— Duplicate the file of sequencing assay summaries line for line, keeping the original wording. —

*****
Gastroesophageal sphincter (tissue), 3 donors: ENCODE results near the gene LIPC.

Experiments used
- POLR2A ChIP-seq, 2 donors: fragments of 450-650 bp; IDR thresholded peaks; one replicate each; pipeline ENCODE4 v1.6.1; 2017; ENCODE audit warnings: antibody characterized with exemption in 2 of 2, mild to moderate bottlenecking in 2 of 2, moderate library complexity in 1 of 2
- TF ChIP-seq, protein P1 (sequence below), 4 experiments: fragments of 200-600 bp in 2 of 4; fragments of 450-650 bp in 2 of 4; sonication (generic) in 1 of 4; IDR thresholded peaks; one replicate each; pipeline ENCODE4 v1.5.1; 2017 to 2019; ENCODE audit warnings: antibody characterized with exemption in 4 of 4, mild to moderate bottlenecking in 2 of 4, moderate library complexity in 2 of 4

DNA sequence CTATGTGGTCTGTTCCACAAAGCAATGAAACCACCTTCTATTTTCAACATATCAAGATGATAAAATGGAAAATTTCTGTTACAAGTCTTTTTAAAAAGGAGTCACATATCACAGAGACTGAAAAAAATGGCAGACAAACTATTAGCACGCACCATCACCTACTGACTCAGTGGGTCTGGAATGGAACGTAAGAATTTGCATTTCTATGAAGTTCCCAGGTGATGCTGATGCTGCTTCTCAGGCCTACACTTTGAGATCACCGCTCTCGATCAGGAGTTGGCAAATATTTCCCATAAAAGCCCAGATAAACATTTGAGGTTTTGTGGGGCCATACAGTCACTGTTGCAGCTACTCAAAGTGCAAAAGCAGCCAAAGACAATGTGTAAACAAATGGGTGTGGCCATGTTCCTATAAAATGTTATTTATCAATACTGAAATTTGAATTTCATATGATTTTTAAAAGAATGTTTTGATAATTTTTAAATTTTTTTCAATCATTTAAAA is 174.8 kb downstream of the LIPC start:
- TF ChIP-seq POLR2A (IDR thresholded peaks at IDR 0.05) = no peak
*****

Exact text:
Gastroesophageal sphincter (tissue), 3 donors: ENCODE results near the gene LIPC.

Experiments used
- POLR2A ChIP-seq, 2 donors: fragments of 450-650 bp; IDR thresholded peaks; one replicate each; pipeline ENCODE4 v1.6.1; 2017; ENCODE audit warnings: antibody characterized with exemption in 2 of 2, mild to moderate bottlenecking in 2 of 2, moderate library complexity in 1 of 2
- TF ChIP-seq, protein P1 (sequence below), 4 experiments: fragments of 200-600 bp in 2 of 4; fragments of 450-650 bp in 2 of 4; sonication (generic) in 1 of 4; IDR thresholded peaks; one replicate each; pipeline ENCODE4 v1.5.1; 2017 to 2019; ENCODE audit warnings: antibody characterized with exemption in 4 of 4, mild to moderate bottlenecking in 2 of 4, moderate library complexity in 2 of 4

DNA sequence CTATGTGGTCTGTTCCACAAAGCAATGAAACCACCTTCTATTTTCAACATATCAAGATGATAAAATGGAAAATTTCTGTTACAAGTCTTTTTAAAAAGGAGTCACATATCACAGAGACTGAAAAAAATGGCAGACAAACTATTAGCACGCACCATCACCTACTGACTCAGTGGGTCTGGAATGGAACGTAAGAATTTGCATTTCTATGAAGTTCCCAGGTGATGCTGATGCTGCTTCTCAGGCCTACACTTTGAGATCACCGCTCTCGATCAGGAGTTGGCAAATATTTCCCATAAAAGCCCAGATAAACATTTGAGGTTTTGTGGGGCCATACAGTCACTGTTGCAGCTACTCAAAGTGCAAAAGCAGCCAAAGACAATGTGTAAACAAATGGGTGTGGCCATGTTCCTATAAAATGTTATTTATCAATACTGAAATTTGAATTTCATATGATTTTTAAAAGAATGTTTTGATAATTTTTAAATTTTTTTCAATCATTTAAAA is 174.8 kb downstream of the LIPC start:
- TF ChIP-seq POLR2A (IDR thresholded peaks at IDR 0.05) = no peak